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COVID 19 update

February 5, 2021 5:05 PM

Blackburn with Darwen Director Public Health, Dominic Harrison has given the following update:

"In the week from January 22 to 28, every single Lancashire local authority had registered falling rates of Covid-19.

The falls over that week ranged from a 19 per cent fall in Blackburn with Darwen to a 44 per cent fall in Hyndburn. This is great news, but rates can go up as well as down. So we must all continue to lockdown, get tested if we have symptoms and self-isolate if positive to keep up the progress.

Vaccination is going well. We are on track to vaccinate the first four of the nine priority groups by the mid-February target. By January 31, 5,230 Blackburn with Darwen residents over 80 had their first dose. This represents 98.3 per cent of the borough's over-80 population - a very high uptake rate.

Local authorities and the NHS will work closely together to trace the remaining 1.7 per cent of this target group, to make sure that no one is left behind. .

Even further good news is that a single dose of AstraZeneca vaccine could cut transmission of Covid-19 by 67 per cent.

We need further confirmation of this data and we do not yet have the equivalent data for the Pfizer vaccine. If it is fully confirmed, it will mean vaccination offers not just a very high level of protection against hospitalisation and deaths, but also from passing the virus onto others. This has positive implications for how quickly we might be able to exit high levels of Covid controls (Tiers) over the next year. In terms of 'pandemic exit planning', there are now three key critical decision making points.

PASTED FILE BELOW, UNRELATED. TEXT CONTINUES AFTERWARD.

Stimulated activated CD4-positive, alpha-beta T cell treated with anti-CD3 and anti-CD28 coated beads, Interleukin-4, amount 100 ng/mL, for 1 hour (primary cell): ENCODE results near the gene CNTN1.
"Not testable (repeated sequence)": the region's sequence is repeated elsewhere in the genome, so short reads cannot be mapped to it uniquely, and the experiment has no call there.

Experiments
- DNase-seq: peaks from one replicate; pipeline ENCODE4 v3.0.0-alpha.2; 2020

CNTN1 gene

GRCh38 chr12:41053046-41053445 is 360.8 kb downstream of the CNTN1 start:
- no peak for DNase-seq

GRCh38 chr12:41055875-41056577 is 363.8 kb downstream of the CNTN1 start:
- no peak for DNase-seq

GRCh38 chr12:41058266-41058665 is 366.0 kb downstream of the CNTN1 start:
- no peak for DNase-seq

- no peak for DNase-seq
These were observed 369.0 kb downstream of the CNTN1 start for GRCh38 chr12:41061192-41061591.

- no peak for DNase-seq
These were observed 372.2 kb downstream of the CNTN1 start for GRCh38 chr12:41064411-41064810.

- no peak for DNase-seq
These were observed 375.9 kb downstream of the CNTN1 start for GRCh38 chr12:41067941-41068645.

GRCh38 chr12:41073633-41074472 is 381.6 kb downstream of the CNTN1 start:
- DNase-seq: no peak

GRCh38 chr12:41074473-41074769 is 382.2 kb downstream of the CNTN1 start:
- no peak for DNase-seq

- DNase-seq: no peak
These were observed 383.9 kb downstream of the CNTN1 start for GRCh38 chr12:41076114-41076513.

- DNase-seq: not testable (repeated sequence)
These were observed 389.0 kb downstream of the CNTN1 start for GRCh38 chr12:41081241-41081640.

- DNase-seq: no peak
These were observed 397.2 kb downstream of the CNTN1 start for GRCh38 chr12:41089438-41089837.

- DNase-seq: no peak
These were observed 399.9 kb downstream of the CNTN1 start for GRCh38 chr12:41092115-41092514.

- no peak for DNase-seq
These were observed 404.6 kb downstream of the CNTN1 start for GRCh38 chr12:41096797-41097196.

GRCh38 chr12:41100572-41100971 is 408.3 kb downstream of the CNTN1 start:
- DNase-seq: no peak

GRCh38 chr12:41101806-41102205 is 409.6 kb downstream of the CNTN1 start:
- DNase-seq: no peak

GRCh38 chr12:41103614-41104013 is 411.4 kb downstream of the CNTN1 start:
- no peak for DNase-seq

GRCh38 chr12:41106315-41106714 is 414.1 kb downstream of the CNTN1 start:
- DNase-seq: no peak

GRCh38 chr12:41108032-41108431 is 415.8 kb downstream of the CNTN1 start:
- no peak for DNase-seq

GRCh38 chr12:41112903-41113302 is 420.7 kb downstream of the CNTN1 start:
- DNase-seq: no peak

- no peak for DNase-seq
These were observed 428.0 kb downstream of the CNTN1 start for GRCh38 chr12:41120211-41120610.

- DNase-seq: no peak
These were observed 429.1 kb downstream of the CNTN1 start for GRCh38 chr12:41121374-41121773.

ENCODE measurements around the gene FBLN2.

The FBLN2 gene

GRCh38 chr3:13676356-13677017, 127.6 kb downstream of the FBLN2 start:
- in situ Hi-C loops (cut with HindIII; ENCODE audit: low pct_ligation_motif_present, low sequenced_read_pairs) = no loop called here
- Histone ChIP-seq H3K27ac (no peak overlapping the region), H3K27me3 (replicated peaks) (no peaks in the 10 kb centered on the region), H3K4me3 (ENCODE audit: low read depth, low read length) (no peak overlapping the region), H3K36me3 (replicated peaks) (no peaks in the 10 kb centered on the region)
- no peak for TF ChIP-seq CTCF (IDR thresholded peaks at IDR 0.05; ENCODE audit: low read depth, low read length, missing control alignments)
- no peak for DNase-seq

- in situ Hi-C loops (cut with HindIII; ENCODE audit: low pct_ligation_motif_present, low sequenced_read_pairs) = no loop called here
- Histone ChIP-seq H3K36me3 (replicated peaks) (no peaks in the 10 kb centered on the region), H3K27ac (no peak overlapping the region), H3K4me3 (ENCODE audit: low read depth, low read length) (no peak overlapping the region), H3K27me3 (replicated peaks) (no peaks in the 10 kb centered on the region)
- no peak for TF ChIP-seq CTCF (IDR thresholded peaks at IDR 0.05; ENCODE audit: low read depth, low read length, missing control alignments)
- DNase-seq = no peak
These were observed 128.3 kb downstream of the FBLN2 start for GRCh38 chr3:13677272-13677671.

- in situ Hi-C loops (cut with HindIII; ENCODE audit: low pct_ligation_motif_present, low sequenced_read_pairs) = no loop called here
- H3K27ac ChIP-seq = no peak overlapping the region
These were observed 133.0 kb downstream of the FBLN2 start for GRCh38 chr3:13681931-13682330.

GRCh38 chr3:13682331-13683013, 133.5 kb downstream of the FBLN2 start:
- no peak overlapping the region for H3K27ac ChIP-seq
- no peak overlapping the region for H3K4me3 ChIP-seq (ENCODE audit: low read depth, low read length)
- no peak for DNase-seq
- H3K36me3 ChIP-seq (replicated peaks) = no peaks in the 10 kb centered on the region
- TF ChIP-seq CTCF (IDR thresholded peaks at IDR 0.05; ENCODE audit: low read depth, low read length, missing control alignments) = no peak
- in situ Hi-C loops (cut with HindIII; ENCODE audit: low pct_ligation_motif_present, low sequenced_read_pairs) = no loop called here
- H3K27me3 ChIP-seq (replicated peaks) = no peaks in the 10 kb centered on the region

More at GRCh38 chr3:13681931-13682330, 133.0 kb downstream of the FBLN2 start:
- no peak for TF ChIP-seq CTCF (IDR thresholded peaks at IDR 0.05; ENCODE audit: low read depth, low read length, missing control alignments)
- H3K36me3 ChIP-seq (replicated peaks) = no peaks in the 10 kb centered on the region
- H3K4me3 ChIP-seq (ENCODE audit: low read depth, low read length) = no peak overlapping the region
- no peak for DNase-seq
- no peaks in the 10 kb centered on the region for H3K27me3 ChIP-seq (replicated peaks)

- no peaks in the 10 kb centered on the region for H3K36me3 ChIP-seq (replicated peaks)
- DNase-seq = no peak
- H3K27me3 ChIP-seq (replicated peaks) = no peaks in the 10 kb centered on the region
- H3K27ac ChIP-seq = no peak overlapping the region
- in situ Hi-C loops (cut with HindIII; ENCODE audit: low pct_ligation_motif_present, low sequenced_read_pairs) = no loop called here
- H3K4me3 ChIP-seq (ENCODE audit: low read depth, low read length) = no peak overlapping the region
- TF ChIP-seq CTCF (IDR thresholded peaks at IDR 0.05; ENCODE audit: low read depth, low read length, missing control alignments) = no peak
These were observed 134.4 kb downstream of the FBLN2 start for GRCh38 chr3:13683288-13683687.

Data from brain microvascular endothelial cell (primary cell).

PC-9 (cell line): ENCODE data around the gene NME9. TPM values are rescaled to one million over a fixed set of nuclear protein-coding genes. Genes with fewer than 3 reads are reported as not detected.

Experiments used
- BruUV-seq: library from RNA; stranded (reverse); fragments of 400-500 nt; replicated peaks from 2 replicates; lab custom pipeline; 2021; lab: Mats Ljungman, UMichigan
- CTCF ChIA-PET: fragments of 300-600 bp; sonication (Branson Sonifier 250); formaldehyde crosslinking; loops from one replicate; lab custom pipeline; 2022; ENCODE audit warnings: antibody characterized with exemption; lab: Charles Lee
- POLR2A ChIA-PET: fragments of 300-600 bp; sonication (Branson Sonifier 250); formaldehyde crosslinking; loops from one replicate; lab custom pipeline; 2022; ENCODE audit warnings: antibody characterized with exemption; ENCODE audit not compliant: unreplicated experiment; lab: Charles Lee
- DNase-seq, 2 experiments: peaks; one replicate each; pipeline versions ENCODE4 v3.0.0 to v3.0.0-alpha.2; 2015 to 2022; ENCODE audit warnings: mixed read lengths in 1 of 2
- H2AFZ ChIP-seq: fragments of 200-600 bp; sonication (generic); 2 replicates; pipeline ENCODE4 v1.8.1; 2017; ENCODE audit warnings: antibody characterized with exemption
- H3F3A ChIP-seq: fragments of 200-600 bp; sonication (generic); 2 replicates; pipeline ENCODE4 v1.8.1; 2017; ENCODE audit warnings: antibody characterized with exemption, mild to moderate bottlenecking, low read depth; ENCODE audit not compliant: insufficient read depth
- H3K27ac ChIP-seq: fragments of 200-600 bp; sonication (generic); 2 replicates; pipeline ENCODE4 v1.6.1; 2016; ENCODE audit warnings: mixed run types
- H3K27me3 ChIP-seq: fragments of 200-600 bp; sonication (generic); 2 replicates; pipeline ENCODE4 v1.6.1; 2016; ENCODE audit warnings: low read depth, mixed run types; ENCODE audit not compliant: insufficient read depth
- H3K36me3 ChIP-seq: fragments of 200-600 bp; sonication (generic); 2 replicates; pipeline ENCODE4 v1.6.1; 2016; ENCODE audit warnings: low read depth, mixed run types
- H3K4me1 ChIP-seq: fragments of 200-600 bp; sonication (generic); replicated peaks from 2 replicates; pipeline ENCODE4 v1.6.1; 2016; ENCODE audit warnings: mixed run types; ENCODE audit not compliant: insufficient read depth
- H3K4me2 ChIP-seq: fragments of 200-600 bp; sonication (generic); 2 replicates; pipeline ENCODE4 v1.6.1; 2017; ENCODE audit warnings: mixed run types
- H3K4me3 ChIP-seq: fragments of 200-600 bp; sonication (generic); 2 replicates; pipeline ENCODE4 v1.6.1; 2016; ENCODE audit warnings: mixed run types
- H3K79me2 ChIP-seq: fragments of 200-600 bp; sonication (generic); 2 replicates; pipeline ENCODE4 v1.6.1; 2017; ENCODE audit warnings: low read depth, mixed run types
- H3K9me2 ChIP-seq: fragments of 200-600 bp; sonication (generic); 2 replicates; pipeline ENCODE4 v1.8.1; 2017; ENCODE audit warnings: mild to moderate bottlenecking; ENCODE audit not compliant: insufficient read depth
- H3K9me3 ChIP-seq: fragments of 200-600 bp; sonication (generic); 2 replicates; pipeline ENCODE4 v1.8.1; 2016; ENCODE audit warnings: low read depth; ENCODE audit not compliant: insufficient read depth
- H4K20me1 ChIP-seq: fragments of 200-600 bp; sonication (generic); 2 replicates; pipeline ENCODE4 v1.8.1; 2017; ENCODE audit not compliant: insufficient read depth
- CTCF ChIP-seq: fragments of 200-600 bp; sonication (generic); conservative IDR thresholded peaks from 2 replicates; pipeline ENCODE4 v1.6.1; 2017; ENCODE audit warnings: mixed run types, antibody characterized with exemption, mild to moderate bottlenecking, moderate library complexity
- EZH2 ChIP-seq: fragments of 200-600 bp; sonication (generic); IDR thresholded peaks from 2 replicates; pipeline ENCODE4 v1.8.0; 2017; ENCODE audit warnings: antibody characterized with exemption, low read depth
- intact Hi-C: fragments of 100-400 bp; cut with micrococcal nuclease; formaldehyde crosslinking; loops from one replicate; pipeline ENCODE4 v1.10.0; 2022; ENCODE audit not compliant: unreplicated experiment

On February 22 the government will announce its formal strategy for exiting the current lockdown measures and should announce what 'Tier' arrangements may be in place for the rest of the summer. By early May, if the vaccination programme has progressed without interruption, we should have vaccinated all nine priority groups with both doses of the vaccine. This is estimated to reduce hospitalisations and deaths by 9 to 95 per cent and will have covered about 50 per cent of Lancashire residents.

Somewhere between September and November we should have vaccinated over 90 per cent of the total population thus achieving the 80 per cent 'herd immunity' figure we need to shut down most of the continued transmission. It could be quicker if vaccination supply improves.

It is reasonable to expect that at each of those three points, the government will be able to progressively 'open-up' more and more of the economic and social life we have all been missing.

Covid will still be with us for many years as a winter illness. New variants may push back the speed of some of the 'opening up'. But, if we follow the science, stick to common sense Covid prevention measures, and have high vaccine uptake rates, we will move closer each month to a more normal life.

It does look like the new normal will be different from the old normal though.

Exiting the pandemic will not feel like 'the children have permanently emigrated to South America'. It will feel more like they have moved to Yorkshire.

We may still end up seeing them more often than we anticipated."